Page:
Wall Street was set to bounce back on Tuesday, as China stepped in to steady the yuan and investors sought beaten-down technology stocks, a day after Wall Street's main indexes racked up their steepest one-day percentage fall of the year.
The benchmark S&P 500 and Nasdaq lost at least 3pc each on Monday, their sixth straight day of losses, as China let the yuan drop sharply in what was seen as a retaliation to President Donald Trump's threat to slap a new round of tariffs on Chinese imports last week.
Fears of an escalating trade war were fanned further after US Treasury Department labeled Beijing a currency manipulator late on Monday.
“The fact that China stabilized its currency gives investors some hope that this won't accelerate into a bigger problem," said Rick Meckler, partner at Cherry Lane Investments, a family investment office in New Vernon, New Jersey.
“Any positive response by either side that suggests some willingness to negotiate is really going to be taken well by investors."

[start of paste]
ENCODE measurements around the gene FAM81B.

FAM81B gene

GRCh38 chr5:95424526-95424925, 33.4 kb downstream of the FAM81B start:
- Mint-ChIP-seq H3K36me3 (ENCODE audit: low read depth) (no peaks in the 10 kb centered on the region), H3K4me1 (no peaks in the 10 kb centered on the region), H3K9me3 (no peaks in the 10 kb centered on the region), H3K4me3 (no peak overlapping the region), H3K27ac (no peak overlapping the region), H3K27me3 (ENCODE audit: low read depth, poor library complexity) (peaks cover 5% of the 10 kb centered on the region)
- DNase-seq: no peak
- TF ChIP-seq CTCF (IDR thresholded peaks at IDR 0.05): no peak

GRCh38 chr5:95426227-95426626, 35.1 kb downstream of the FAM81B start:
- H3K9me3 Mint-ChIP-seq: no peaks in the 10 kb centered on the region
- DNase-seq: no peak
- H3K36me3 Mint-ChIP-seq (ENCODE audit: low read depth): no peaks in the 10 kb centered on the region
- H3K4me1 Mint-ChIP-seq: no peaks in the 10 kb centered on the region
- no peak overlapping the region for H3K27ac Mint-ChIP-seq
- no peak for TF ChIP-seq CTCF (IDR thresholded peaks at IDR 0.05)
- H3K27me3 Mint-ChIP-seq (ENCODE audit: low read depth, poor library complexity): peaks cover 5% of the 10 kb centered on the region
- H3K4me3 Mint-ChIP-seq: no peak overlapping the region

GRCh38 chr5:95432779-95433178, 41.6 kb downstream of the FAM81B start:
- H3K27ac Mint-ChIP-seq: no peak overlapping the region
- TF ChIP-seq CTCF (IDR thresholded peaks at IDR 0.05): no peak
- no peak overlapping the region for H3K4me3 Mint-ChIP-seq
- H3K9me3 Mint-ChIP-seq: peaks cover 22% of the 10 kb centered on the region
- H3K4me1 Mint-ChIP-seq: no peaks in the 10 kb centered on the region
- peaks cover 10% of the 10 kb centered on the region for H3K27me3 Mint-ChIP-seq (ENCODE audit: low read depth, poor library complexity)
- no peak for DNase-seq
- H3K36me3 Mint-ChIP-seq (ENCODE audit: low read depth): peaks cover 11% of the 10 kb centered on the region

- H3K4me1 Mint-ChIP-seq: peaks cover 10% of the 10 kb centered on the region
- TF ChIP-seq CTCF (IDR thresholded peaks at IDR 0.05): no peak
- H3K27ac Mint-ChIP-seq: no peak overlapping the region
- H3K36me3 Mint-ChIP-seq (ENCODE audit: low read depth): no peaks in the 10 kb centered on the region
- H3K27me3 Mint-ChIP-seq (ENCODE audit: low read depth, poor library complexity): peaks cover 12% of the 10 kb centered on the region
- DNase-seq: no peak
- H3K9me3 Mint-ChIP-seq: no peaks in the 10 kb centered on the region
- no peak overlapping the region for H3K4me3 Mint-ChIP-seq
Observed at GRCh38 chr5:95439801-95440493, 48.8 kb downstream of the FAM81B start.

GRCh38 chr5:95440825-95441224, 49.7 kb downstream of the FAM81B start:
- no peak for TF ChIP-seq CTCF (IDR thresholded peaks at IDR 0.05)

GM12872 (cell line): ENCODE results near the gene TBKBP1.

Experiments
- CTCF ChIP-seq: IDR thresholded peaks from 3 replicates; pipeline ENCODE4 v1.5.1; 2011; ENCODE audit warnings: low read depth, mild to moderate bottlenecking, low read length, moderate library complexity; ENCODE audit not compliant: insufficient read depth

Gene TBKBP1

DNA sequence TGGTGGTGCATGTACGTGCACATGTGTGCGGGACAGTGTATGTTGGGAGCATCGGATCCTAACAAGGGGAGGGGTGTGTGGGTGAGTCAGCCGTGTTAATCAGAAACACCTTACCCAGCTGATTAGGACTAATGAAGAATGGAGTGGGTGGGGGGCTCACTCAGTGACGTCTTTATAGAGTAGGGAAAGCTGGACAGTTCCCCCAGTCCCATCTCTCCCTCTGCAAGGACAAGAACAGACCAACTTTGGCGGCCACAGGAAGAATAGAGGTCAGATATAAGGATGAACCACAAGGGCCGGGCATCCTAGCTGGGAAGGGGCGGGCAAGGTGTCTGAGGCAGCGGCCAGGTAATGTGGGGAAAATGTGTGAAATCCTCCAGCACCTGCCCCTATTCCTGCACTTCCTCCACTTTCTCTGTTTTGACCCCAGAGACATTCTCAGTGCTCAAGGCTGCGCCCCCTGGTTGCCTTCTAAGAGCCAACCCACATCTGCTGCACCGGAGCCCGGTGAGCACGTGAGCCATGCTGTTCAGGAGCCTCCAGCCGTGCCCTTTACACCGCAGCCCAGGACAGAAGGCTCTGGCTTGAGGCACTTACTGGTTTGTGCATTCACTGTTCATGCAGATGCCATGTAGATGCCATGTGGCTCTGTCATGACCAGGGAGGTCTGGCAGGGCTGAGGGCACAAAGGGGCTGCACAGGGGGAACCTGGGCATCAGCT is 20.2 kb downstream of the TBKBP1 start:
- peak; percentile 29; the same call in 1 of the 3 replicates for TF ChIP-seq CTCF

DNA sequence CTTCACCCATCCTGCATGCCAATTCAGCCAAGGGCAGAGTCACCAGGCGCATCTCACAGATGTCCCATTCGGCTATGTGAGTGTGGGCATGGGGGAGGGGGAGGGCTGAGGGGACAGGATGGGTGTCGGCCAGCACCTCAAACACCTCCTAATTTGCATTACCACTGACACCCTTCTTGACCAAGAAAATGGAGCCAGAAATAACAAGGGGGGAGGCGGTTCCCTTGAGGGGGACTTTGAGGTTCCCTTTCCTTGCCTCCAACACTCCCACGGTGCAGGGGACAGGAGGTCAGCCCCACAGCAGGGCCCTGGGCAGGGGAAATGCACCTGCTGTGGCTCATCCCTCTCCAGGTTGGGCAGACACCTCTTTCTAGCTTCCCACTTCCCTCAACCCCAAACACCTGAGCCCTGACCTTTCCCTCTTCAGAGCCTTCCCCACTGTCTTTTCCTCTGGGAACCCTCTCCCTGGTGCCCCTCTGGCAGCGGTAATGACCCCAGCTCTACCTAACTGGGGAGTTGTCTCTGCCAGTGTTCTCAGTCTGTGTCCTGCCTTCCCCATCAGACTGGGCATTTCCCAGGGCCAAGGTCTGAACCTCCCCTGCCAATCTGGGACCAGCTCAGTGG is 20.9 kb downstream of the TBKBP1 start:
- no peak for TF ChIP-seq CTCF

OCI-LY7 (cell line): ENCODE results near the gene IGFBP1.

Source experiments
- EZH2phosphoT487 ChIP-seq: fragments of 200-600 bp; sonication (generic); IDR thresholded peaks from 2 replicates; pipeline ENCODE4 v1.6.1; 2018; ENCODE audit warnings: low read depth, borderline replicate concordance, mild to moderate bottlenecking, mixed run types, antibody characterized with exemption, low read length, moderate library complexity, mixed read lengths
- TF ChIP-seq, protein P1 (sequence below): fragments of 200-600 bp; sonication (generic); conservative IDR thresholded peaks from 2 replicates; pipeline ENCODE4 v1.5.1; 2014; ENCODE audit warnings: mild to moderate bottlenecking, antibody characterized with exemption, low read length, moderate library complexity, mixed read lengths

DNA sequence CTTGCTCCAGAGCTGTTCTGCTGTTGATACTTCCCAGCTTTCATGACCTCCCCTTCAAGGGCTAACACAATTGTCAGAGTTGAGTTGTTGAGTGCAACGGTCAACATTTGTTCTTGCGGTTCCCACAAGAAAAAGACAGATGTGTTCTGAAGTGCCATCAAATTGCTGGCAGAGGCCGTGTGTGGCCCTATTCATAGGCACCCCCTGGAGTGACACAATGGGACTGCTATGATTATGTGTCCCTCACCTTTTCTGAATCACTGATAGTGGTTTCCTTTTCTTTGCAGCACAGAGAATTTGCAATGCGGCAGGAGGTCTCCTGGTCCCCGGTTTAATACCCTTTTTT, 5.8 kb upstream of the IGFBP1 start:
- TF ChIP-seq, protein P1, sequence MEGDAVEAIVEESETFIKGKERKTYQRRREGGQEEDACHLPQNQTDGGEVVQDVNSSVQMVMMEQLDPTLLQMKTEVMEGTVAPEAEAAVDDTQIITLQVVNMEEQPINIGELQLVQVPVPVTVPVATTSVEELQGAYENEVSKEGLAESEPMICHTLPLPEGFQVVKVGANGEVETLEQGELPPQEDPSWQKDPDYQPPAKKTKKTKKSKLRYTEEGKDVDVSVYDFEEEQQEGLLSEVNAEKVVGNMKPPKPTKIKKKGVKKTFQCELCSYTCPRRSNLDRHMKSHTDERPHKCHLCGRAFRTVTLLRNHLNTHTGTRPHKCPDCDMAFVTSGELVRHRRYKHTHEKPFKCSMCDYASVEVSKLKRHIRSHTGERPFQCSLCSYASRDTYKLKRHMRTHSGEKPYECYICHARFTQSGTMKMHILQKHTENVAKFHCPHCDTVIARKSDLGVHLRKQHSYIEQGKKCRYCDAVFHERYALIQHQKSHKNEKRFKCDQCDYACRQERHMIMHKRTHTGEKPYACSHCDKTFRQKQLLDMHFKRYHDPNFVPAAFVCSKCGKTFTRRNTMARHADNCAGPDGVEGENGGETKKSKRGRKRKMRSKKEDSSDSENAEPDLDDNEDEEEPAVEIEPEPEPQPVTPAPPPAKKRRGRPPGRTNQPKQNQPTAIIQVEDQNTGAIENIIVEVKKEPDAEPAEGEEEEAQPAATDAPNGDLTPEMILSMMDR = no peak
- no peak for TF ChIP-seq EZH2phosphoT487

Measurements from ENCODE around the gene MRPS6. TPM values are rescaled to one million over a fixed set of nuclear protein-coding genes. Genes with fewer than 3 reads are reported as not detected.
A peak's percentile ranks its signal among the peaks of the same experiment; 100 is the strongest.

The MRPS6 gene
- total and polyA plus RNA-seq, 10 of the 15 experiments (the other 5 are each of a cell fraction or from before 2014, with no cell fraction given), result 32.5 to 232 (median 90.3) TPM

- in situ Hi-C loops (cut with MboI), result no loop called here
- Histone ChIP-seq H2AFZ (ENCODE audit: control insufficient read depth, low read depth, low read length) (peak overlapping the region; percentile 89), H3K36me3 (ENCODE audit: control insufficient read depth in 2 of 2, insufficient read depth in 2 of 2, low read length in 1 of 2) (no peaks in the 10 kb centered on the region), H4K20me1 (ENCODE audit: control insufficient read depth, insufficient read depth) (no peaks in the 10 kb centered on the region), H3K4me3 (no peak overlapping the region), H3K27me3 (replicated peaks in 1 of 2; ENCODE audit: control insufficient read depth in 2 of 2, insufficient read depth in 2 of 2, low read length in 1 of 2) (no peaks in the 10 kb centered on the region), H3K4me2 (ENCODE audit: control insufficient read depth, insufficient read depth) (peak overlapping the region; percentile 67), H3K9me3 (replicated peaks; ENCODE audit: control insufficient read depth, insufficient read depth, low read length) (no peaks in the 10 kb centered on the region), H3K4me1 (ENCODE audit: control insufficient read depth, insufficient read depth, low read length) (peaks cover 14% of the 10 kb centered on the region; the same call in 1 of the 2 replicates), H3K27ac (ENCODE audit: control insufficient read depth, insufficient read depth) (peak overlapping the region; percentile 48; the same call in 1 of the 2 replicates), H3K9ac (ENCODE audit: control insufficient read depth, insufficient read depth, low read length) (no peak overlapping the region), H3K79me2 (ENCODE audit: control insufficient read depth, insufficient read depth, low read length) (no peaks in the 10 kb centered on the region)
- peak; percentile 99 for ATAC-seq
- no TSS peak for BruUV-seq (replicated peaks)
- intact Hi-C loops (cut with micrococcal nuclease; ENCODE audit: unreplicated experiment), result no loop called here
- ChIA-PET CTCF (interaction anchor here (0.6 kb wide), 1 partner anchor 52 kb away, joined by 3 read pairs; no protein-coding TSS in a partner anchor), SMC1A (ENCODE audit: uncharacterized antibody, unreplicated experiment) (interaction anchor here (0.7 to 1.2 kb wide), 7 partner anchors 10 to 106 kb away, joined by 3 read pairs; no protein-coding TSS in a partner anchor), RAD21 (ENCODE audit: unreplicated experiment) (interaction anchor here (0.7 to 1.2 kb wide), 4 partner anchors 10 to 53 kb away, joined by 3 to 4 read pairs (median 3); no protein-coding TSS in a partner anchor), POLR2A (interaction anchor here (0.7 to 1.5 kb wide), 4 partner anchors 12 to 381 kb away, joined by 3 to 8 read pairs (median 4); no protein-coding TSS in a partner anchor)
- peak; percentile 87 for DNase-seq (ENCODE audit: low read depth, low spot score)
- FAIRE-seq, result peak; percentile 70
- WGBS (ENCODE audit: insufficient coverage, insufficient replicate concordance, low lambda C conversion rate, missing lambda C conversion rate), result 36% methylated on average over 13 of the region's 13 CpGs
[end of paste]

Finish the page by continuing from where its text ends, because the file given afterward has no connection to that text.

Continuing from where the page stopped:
At 8:28 a.m. ET, Dow e-minis were up 218 points, or 0.85pc. S&P 500 e-minis were up 24.25 points, or 0.86pc and Nasdaq 100 e-minis were up 75.75 points, or 1.03pc.
Of the 30 Dow Jones Industrial components, 29 were trading higher before the bell.
Shares of technology companies, which have a big exposure to China, were also higher.
Apple Inc rose 1.0pc after three days of heavy losses, while shares of semiconductor companies – Intel Corp , Advanced Micro Devices Inc and Nvidia Corp – rose between 1.1pc and 2pc.
Industrial bellwethers Boeing Co and Caterpillar Inc rose about 0.6pc each.
Among other stocks, videogame publisher Take-Two Interactive Software Inc jumped 7.1pc after raising its full-year revenue forecast.
Payments processor Mastercard Inc gained 1.7pc after it said it would buy a majority of the corporate services businesses of European payments company Nets for about $3.19 billion.
Walt Disney Co was up 1.3pc. The company is set to report its third-quarter results after market close.
The latest streak of losses has pulled the S&P 500 about 6pc away from its all-time high hit last month.